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Comment lol (Score 3, Insightful) 286

The inflation rate as reported by the federal government is complete shit. It's likely closer to 10%
The equipment they're talking about is vastly different than the equipment in the previous year. How many people switched from SD to HD in that time? That was one of the peak years for HD adoption.
Internet speeds across the industry jumped drastically in 2012 due to DOCSIS 3 rollouts. I, personally, went from 15mb/s to 50mb/s over night with no cost increase to me at all.
In 2012 most cable companies introduced the new pay as you go plans which allowed you to pay a slightly higher rate in exchange for no contract.

Comment Re:The Science is settled! (Score 0) 330

Exactly what the reviewers were pointing out.

No, they weren't. I can read English as well as you, conceivably even better, and that isn't what they were saying. I quote here:

"Far from denying the validity of Bengtsson's questions, the referees encouraged the authors to provide more innovative ways of undertaking the research to create a useful advance."

In plain English: he did point out real errors. They don't deny that. They just don't like the way he did it.

They encouraged Dr. Bengtsson to find some error that they could publish. Instead, he just pointed out that three things that ought to be different were in fact different. That is not useful.

No, they said that the errors he pointed out were not "helpful" to them, and that he did not sufficiently explain, to their taste, what the cause of the errors were.

However, that position is not a scientific one. The cause of the errors is neither his concern nor his responsibility. Pointing out the presence of errors is important. Taking an arrogant stance against apparently valid dissent is not. I repeat: this is supposed to be science, not a social club.

Comment Re:The Science is settled! (Score 1) 330

You can't have an inconsistency if no consistency was to be expected. His paper was comparing apples to oranges and then implying that there was some inconsistency because the apples were not like the oranges. That is not an inconsistency, although the reviewer pointed out that it would be interesting to investigate why the apples are not like oranges.

I would have to see the entire paper before I could judge. While it's not proof of anything, it does seem rather unlikely that a recognized researcher would do something quite that naive.

Until I know more about it, I still say that it sounds like the reviewer is calling the author an ignorant fool, when his past work would suggest that he's anything but.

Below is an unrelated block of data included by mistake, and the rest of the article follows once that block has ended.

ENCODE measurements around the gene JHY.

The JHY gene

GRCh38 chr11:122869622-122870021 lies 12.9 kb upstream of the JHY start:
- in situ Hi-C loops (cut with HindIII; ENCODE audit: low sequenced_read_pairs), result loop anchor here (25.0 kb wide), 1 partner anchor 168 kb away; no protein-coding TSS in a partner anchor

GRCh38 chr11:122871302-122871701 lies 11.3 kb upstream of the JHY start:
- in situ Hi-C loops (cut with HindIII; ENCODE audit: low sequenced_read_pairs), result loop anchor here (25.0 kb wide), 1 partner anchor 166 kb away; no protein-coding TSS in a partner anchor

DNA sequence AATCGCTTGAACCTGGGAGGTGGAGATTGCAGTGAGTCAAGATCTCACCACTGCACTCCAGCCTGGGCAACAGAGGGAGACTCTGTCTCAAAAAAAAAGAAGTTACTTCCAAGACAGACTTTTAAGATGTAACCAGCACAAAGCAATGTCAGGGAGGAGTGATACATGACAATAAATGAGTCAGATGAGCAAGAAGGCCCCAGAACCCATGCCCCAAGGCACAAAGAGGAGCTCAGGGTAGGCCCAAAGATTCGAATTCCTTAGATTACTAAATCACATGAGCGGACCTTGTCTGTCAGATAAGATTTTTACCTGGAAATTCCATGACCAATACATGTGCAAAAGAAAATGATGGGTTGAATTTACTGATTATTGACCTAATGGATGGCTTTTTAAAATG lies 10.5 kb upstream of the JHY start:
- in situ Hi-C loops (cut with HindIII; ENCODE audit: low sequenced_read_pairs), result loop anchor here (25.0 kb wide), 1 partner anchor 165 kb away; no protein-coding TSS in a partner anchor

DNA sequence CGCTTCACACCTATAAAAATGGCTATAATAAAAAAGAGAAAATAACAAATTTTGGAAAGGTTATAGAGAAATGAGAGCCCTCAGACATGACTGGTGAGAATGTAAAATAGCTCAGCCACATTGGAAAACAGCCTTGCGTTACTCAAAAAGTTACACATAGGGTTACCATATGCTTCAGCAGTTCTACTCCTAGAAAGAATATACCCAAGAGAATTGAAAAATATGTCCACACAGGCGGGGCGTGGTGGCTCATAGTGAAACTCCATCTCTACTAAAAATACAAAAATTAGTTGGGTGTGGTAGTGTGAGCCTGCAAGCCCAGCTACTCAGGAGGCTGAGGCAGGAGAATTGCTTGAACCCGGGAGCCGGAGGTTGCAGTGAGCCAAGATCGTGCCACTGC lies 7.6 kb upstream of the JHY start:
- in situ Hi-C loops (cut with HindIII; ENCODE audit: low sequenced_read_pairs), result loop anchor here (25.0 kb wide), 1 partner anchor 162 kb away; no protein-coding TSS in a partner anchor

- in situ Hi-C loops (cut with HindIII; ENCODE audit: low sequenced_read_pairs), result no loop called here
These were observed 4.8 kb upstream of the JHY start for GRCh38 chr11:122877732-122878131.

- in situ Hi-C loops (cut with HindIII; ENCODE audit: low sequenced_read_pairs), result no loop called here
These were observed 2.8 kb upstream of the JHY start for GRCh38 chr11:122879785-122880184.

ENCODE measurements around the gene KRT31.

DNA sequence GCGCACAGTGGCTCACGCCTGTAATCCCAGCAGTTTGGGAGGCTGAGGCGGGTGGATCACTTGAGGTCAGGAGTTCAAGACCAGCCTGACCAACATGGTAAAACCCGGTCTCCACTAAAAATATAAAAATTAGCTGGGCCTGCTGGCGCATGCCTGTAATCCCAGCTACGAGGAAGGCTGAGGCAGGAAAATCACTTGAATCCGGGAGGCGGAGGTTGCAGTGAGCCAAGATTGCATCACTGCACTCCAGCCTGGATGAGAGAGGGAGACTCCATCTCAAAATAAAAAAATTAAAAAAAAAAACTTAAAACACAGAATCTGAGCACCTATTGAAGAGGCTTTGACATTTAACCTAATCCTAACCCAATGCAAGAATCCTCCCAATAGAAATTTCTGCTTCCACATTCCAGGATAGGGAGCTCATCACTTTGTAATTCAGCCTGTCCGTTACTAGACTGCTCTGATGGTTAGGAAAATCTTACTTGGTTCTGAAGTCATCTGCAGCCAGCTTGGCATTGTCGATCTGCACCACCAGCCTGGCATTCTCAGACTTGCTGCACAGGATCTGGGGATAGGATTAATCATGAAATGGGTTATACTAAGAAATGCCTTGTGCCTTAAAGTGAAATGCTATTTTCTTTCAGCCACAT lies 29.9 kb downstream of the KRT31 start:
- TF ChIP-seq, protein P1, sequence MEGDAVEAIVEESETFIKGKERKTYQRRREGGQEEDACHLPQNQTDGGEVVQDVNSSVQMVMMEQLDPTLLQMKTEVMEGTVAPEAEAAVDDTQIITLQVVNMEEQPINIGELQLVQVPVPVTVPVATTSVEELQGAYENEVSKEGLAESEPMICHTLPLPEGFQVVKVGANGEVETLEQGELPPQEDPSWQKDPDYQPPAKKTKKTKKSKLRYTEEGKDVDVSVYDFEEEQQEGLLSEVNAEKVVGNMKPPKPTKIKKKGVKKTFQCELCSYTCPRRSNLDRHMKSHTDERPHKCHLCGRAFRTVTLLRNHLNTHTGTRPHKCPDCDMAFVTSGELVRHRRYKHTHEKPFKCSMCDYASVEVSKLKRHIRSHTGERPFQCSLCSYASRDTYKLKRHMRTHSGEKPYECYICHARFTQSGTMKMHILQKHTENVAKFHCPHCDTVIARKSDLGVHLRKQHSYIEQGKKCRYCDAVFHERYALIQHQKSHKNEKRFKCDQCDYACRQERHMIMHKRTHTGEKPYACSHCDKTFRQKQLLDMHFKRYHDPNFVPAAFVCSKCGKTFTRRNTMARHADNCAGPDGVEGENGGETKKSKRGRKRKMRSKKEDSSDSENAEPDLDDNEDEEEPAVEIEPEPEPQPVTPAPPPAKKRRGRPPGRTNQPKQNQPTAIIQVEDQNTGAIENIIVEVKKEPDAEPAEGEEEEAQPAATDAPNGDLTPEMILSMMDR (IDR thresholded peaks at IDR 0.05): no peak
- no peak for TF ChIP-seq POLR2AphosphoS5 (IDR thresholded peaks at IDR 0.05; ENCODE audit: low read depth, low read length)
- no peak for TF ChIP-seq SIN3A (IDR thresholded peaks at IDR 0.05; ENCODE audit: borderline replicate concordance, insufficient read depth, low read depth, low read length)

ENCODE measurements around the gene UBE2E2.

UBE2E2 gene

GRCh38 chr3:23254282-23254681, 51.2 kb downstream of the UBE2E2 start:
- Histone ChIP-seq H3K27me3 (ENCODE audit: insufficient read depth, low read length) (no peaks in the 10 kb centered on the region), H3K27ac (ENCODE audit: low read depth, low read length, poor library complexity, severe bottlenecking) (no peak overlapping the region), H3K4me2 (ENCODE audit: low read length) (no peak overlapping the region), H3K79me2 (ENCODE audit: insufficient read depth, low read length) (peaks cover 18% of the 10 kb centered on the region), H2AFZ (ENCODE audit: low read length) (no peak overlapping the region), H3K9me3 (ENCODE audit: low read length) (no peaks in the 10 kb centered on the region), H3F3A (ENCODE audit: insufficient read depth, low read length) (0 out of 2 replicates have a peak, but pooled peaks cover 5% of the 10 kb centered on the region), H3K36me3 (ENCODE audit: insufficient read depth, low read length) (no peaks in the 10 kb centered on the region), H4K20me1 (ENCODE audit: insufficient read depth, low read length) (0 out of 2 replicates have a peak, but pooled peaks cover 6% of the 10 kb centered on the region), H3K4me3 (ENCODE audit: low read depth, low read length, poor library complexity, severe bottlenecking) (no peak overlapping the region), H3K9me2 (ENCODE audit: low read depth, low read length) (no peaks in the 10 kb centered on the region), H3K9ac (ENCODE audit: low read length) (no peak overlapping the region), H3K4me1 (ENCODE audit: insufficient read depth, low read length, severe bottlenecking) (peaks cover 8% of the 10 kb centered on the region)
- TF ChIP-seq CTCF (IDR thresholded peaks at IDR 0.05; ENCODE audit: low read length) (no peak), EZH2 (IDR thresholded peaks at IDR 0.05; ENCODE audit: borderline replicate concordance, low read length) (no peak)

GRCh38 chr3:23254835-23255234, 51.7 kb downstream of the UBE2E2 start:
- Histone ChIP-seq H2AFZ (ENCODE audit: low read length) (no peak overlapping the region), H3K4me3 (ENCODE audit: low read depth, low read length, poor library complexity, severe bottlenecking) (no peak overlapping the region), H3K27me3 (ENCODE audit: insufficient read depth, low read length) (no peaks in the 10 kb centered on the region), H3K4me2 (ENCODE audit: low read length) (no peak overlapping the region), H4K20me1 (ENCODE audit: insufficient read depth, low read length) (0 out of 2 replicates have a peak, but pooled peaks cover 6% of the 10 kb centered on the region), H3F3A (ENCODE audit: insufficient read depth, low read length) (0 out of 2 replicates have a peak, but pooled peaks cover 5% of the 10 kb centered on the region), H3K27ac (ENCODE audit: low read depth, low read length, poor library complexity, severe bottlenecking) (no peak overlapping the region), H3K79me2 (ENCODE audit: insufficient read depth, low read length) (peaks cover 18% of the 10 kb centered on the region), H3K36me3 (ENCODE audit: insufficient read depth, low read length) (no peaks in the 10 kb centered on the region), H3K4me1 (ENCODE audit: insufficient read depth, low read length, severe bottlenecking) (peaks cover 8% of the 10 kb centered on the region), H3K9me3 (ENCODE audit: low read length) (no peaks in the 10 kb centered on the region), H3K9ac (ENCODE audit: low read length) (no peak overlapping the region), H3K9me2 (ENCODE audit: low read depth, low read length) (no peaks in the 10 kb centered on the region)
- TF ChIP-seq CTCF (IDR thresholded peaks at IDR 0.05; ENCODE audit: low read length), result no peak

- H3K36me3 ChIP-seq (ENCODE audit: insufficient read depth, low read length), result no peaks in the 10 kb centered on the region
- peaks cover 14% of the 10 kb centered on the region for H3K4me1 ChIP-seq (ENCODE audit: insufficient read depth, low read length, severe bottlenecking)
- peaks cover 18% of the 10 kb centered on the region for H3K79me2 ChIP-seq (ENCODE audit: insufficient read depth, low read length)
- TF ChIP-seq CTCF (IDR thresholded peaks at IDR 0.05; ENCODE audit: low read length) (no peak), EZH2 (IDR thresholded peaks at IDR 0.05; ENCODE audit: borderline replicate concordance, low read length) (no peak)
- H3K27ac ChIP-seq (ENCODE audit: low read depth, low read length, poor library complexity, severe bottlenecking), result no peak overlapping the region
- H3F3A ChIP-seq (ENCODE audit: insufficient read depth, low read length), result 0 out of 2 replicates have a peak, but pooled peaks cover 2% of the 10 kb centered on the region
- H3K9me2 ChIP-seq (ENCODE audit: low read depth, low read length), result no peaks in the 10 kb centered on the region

Comment Re:Yes, and No. (Score 5, Insightful) 232

We've hashed this out on Slashdot before, more than once. OP is just wrong that older programmers in general don't keep up.

Study after study have shown that older programmers are generally more productive, even after adjusting for the higher salary they tend to expect.

While he appears to be genuinely sympathetic, his personal theories don't quite qualify as statistics.

Comment Re:Don't. (Score 1) 408

Yeah, don't.

This.

OP is fighting the law of diminishing returns. If he can't get family members to remember to turn on the alarm, he can do these things which might actually help:

(1) Better doors with good locks. If you got it at Home Depot and paid less than $100, it probably isn't "good".

(2) Bars on the windows. Note that in some places those are illegal for a residence unless you provide some kind of emergency escape other than windows.

(3) A homeowner's insurance policy with theft protection at full replacement value. Then back that up by supplying them with a comprehensive home inventory list, including pictures.

Comment Re:probabilities? (Score 4, Informative) 238

They get a lot of noise, and his name was misspelled.

Irrelevant. It was misspelled in a way that is entirely common and should have been anticipated. Has nobody at NSA even heard of Soundex or any of those other word-matching algorithms? It would appear not, but in reality of course they have. So why weren't they using one or more of them?

I'm doing work where such algorithms might end up coming in handy eventually. And I know about them and they are readily available. And I'm hardly a highly-paid NSA employee right now.

Comment Re:probabilities? (Score 1) 238